Iran's chief justice frees gay teen, Iran kills him anyway

Via Bill Amos, the latest in a continuing series of why there are no gays in Iran. This one has added nuance: Instead of the usual “gay teen falsely accused of rape to justify execution,” here the rape and homosexuality might both be trumped up to warrant killing him for yet a third reason. As in any good Kafka story, no one’s ever really sure of the charges.

“This is a shameful and outrageous travesty of justice and international human rights law,” said Paula Ettelbrick, executive director of the International Gay and Lesbian Human Rights Commission, one of a number of human rights watchdogs that had focused attention on the case. Just last month, Ettelbrick had labeled the reversal of the young man’s death sentence a “stunning victory for human rights and a reminder of the power of global protest.”…

Hossein Alizadeh, a spokesman for the gay and lesbian rights group, said the execution appeared to have been hurriedly carried out by local authorities to avoid further interference by Ayatollah Seyed Mahmoud Hashemi Sharudi, Iran’s chief justice. It was Sharudi, in the wake of a lengthy appeal from Eghbali and growing international pressure, who ruled Nov. 10 that the trial and sentencing of Mouloodzadeh violated Iranian law and Islamic teachings.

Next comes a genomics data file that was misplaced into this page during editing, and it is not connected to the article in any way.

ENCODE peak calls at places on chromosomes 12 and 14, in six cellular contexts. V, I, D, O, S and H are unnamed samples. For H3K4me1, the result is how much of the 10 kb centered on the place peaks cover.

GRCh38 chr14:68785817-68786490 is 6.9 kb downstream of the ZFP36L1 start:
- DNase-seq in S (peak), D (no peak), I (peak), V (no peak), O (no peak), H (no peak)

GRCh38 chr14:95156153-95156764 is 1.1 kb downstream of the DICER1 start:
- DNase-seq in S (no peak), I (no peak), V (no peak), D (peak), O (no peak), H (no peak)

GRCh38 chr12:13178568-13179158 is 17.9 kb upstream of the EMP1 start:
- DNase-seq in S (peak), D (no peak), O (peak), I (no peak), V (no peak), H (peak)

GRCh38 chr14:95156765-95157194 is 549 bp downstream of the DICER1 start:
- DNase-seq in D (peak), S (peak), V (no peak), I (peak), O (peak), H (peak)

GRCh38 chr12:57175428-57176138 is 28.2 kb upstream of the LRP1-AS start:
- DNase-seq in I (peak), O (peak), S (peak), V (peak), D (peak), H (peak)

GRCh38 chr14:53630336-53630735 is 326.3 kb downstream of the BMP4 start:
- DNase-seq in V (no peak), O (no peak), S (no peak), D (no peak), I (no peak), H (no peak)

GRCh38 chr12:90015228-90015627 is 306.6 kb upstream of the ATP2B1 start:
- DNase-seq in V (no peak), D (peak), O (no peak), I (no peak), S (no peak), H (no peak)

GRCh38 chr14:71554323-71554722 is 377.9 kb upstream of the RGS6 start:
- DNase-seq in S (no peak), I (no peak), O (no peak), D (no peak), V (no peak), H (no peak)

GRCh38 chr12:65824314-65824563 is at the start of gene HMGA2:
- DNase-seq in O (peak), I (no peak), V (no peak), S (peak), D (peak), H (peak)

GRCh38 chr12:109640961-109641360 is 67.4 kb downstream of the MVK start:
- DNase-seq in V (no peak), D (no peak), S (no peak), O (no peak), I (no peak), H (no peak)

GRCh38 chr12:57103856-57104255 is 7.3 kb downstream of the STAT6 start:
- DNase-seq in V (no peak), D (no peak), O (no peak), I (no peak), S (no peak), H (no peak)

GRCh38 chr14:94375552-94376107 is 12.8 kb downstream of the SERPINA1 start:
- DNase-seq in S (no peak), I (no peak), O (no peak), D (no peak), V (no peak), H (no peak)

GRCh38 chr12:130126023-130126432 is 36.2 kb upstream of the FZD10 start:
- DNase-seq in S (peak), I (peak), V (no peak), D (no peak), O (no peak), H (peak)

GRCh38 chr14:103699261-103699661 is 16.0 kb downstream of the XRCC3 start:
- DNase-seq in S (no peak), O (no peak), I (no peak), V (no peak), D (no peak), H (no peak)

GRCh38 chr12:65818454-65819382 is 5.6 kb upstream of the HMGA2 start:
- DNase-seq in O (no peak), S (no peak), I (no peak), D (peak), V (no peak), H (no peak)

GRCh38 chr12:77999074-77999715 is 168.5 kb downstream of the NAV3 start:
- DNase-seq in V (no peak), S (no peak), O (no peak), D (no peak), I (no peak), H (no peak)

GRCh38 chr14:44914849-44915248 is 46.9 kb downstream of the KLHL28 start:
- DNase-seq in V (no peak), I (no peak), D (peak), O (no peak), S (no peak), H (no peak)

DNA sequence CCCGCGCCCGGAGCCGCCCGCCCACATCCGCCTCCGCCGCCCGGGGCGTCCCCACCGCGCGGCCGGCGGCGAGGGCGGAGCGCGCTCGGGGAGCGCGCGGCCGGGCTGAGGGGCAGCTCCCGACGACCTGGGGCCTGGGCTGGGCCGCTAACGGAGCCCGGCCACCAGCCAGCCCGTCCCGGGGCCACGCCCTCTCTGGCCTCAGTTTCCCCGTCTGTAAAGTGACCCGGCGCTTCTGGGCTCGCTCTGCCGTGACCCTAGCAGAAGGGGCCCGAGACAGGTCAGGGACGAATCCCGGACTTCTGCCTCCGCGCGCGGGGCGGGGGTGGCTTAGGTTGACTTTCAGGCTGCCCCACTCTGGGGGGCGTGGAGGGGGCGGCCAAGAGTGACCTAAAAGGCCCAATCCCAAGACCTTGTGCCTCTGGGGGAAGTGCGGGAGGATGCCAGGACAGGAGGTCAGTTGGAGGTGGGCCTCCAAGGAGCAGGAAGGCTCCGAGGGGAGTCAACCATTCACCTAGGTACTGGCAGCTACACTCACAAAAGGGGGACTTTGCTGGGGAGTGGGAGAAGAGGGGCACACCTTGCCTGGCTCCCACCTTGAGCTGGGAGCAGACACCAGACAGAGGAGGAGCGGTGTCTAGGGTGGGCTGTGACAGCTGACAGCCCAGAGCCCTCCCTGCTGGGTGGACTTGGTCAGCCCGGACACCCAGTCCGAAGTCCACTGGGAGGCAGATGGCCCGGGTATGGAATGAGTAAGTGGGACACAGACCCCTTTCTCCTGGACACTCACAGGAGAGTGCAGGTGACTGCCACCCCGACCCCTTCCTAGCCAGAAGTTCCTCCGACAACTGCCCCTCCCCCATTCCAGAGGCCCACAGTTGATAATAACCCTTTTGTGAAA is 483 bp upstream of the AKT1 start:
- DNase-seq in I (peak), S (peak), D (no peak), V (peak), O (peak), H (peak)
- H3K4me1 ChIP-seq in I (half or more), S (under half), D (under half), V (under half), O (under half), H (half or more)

Mouloodzadeh was convicted at a closed trial in June of numerous acts of rape and sodomy that allegedly occurred when he was 13, charges that were initiated by an angry cousin. Homosexuality is punishable by death in Iran, but only under a strict legal protocol, and the alleged sex partners and rape victims all later denied the charges against Mouloodzadeh. But the trial judge used a legal maneuver to find Mouloodzadeh guilty and sentence him to death anyway. Some observers believe the case was really rooted in retaliation for anti-government political activity by relatives of the defendant.

Hangings are usually done in public but they kept this one hush-hush so that the courts wouldn’t find out.

Exit question: Progress, of a sort, in that the courts did their best?